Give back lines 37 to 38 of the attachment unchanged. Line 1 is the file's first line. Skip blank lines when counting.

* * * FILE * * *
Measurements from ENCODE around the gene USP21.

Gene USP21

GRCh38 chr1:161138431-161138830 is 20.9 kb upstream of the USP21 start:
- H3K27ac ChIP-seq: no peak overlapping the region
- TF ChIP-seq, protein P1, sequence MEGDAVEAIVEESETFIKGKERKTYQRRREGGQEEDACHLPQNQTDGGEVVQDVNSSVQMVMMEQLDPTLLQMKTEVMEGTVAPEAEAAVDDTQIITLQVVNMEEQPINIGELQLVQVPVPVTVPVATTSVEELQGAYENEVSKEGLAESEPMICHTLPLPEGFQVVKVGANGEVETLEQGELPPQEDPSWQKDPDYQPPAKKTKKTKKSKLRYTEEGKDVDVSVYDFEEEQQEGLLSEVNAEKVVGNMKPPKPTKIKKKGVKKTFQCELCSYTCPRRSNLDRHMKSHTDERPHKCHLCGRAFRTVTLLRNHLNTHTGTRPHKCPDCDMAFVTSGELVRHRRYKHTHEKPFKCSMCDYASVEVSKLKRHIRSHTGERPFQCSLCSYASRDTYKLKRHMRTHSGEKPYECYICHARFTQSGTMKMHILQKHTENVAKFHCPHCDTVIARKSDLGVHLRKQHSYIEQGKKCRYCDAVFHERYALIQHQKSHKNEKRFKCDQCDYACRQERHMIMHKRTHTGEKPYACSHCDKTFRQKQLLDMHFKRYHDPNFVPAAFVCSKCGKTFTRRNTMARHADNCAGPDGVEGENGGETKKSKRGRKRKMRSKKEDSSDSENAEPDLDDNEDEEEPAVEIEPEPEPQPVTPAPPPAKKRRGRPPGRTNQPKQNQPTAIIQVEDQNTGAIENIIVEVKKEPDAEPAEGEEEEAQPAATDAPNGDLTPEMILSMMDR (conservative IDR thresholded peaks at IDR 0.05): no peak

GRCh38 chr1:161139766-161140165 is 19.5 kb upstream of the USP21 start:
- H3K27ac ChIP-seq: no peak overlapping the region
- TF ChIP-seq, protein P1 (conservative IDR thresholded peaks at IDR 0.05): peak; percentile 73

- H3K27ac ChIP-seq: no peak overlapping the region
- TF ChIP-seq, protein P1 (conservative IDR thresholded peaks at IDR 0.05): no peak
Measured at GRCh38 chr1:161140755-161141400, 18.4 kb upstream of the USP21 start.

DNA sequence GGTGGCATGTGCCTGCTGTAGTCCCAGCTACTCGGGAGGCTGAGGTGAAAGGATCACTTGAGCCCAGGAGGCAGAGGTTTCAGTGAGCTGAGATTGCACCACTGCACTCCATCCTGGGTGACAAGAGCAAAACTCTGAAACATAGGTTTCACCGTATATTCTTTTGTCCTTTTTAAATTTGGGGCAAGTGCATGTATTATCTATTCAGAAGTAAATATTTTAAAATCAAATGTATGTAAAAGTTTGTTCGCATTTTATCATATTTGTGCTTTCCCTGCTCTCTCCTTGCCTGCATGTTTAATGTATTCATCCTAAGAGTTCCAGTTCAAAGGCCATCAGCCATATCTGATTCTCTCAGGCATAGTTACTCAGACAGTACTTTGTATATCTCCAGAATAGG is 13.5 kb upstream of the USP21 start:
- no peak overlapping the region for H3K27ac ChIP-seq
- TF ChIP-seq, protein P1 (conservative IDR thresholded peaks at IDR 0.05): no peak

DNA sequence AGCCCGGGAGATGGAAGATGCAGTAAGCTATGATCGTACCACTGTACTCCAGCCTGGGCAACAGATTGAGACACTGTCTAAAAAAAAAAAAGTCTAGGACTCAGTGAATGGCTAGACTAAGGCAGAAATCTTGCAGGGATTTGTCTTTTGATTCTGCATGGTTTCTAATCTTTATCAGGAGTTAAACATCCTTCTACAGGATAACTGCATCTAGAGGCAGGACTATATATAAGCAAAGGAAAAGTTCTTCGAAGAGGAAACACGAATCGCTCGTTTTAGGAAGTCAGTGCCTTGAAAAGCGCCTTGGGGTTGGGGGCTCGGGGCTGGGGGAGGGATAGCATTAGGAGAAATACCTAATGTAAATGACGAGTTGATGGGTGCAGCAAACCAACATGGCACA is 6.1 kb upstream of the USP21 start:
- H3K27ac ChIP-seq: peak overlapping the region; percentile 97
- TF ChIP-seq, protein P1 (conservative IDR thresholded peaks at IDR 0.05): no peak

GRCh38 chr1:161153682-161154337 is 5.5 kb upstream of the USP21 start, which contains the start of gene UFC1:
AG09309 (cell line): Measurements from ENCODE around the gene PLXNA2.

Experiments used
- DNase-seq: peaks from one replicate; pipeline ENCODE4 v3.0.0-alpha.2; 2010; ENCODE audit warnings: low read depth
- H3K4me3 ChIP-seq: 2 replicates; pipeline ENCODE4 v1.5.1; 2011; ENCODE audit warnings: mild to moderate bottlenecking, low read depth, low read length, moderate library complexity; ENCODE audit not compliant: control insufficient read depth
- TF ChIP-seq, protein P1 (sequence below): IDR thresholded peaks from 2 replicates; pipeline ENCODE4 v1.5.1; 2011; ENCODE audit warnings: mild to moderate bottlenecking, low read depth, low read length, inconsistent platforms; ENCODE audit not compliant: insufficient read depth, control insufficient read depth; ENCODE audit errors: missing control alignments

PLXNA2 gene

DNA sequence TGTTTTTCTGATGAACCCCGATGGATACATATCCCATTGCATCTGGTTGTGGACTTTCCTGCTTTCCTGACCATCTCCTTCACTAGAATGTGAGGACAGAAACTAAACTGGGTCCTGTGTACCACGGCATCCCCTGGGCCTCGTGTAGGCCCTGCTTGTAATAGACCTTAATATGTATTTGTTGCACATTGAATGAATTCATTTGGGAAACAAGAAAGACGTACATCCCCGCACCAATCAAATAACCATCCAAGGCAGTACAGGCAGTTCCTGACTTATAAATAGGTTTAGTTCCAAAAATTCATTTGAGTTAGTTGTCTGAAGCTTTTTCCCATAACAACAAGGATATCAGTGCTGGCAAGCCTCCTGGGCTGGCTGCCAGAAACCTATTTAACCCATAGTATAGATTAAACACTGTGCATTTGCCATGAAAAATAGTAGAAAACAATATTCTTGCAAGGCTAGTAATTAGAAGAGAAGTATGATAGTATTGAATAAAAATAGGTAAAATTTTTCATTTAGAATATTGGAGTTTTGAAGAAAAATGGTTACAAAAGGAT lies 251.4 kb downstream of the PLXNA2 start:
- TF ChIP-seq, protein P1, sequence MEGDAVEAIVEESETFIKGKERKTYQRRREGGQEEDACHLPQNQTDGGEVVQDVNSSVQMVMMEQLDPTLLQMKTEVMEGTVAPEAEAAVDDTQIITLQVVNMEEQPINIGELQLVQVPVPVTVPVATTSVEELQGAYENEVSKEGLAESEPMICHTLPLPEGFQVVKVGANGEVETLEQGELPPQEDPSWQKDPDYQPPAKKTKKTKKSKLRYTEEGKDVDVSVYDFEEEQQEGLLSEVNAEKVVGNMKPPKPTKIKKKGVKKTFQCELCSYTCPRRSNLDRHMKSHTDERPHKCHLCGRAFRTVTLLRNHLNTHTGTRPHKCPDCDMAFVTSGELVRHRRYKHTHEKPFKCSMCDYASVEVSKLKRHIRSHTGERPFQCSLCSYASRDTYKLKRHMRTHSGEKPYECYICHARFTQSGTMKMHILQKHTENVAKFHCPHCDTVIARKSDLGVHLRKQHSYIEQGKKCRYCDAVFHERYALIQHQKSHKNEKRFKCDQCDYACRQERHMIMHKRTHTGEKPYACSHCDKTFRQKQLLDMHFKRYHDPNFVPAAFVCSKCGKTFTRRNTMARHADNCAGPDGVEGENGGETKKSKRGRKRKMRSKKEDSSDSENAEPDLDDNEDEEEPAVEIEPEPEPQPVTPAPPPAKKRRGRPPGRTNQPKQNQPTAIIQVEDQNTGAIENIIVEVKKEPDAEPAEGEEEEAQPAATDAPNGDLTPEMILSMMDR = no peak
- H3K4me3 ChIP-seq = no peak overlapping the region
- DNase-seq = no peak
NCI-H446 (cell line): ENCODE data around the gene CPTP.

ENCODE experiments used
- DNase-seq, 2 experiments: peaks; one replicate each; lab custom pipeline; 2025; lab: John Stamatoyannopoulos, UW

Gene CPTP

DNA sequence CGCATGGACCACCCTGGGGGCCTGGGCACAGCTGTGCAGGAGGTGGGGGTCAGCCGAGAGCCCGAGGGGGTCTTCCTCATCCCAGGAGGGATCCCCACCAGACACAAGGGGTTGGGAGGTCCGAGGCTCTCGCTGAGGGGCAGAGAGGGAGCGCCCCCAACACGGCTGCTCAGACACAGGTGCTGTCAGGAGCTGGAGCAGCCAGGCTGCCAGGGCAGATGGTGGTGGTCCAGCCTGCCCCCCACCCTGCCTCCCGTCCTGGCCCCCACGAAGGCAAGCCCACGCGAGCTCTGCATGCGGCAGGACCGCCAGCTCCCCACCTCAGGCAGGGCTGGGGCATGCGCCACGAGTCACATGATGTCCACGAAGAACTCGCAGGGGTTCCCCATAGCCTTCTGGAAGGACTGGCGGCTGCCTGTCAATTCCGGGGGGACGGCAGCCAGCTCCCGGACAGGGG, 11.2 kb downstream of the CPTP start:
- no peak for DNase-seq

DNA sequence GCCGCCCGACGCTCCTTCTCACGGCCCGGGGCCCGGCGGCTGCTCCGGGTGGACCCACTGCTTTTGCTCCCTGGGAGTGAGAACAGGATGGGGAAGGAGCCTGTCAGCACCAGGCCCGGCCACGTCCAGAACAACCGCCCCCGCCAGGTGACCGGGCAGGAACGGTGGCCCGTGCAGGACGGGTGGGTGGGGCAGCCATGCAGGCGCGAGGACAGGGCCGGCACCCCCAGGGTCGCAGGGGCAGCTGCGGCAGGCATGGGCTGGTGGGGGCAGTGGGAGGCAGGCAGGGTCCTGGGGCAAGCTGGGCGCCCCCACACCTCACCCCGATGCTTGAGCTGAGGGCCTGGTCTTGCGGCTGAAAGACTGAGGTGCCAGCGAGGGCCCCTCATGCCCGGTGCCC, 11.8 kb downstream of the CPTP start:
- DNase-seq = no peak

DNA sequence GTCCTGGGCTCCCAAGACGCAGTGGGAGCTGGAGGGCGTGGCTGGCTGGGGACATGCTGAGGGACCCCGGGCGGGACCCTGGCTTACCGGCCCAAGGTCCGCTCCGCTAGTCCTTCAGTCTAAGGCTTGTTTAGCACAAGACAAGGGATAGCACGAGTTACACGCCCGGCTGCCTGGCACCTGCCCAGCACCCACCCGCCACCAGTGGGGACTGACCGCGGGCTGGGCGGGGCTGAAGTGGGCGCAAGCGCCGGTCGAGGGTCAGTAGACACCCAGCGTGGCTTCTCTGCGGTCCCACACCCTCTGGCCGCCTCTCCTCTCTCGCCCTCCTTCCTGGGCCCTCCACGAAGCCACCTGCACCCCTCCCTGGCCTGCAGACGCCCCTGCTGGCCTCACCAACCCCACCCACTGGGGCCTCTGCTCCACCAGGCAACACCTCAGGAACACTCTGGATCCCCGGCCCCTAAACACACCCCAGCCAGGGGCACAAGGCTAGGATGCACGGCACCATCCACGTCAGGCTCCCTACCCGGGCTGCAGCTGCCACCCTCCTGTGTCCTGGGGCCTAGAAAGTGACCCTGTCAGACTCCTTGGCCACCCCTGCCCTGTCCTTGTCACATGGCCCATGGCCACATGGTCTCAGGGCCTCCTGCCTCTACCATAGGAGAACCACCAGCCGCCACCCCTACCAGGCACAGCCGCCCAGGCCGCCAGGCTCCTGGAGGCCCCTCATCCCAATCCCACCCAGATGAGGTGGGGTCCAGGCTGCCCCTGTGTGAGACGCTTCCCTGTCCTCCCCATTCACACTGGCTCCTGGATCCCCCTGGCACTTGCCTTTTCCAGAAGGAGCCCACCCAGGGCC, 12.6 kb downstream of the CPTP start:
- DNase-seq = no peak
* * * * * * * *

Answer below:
DNA sequence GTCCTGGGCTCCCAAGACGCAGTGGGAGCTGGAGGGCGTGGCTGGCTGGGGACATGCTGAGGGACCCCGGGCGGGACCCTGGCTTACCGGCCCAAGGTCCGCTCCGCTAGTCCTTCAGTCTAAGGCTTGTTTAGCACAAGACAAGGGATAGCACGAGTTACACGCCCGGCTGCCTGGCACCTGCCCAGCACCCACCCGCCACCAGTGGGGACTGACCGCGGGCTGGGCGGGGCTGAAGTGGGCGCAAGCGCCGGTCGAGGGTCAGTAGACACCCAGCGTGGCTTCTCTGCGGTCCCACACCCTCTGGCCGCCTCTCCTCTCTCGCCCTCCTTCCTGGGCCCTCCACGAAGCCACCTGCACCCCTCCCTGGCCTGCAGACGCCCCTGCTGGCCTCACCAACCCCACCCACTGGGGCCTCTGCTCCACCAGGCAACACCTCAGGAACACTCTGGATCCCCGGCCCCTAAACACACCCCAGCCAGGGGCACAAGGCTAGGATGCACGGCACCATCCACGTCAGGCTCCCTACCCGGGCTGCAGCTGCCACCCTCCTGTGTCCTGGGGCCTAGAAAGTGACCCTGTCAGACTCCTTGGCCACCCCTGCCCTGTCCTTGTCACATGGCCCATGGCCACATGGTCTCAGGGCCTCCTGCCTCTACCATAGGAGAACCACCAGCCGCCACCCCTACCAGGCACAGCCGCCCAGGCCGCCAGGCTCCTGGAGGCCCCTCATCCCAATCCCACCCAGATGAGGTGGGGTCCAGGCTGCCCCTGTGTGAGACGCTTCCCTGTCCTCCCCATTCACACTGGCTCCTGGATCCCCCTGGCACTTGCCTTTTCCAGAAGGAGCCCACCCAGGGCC, 12.6 kb downstream of the CPTP start:
- DNase-seq = no peak